Here, we screened 36 compositions varying the weight fractions of HmIM, Zn(OAc)2·2H2O, and Bovine Serum Albumin (BSA). BSA was selected as a model biomacromolecule since it has been widely employed in the literature as a standard inexpensive protein for the preparation of biocomposites.37–39 The washing procedure was carried out using either water only or water and ethanol. The resulting solids were analysed by X-ray diffraction (XRD) and their topologies represented in ternary phase diagrams namely TD-H2O (water washed) and TD-EtOH (water and ethanol washed). A noteworthy result of this study is that we identified proteins encapsulated within ZIF-CO3-1, a ZIF previously obtained using solvothermal synthesis in absence of biomacromolecules.40 For each distinct phase: amorphous, U13, sodalite, diamondoid, and ZIF-CO3-1 (here referred as am, U13, sod, dia and ZIF-C, respectively) we selected and characterised a representative sample using scanning electron microscopy (SEM), vibrational spectroscopy (Fourier Transformed Infrared, FTIR, and Raman), and energy-dispersive X-ray spectroscopy (EDX).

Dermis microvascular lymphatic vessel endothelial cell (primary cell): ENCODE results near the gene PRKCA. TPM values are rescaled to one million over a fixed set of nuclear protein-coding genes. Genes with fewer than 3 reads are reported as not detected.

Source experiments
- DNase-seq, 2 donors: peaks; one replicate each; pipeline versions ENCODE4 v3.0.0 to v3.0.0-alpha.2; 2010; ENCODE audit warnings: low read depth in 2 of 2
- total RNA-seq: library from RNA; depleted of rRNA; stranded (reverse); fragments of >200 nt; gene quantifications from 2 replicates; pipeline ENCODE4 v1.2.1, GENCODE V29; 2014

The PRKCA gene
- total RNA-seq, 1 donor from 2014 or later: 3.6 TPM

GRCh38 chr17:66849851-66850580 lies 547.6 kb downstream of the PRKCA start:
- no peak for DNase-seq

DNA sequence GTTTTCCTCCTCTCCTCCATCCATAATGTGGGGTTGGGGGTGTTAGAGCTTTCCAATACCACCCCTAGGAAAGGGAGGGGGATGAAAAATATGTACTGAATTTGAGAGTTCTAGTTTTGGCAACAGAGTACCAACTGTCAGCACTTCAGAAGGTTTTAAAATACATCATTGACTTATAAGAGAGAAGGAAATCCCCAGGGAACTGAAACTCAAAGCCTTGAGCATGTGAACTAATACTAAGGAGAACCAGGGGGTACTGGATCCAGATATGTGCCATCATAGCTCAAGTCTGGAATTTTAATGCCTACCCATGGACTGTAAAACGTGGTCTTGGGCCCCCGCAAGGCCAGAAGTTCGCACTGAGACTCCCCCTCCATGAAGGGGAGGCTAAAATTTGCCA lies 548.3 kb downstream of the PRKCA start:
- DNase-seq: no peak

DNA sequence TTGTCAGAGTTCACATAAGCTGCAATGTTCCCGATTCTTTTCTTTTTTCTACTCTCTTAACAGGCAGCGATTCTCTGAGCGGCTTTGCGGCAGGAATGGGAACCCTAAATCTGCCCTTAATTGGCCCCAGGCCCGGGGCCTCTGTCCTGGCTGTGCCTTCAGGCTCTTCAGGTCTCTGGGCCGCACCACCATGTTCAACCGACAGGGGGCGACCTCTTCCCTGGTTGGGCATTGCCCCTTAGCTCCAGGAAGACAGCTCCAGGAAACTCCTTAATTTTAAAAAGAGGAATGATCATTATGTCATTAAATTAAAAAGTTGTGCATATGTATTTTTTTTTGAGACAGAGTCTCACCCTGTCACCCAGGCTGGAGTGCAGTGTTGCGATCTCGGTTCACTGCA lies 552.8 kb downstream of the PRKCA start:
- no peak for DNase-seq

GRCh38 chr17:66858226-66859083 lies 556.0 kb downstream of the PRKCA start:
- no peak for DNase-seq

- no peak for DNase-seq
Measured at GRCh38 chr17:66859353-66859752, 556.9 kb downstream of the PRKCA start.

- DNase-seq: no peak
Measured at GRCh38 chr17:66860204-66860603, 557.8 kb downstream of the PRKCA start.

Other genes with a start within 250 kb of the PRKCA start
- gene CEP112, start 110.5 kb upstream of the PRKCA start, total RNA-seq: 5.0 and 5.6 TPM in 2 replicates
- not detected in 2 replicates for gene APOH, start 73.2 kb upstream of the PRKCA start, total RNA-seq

Given the potential application of these biocomposites to drug delivery, for each identified phase we determined the encapsulation and release profiles of BSA and insulin (a clinical bio-therapeutic). Our results show that each biocomposite has high encapsulation efficiency EE% and a distinct release profile. These data will inform and facilitate future research in the burgeoning area of MOF-based drug delivery.

Results and discussion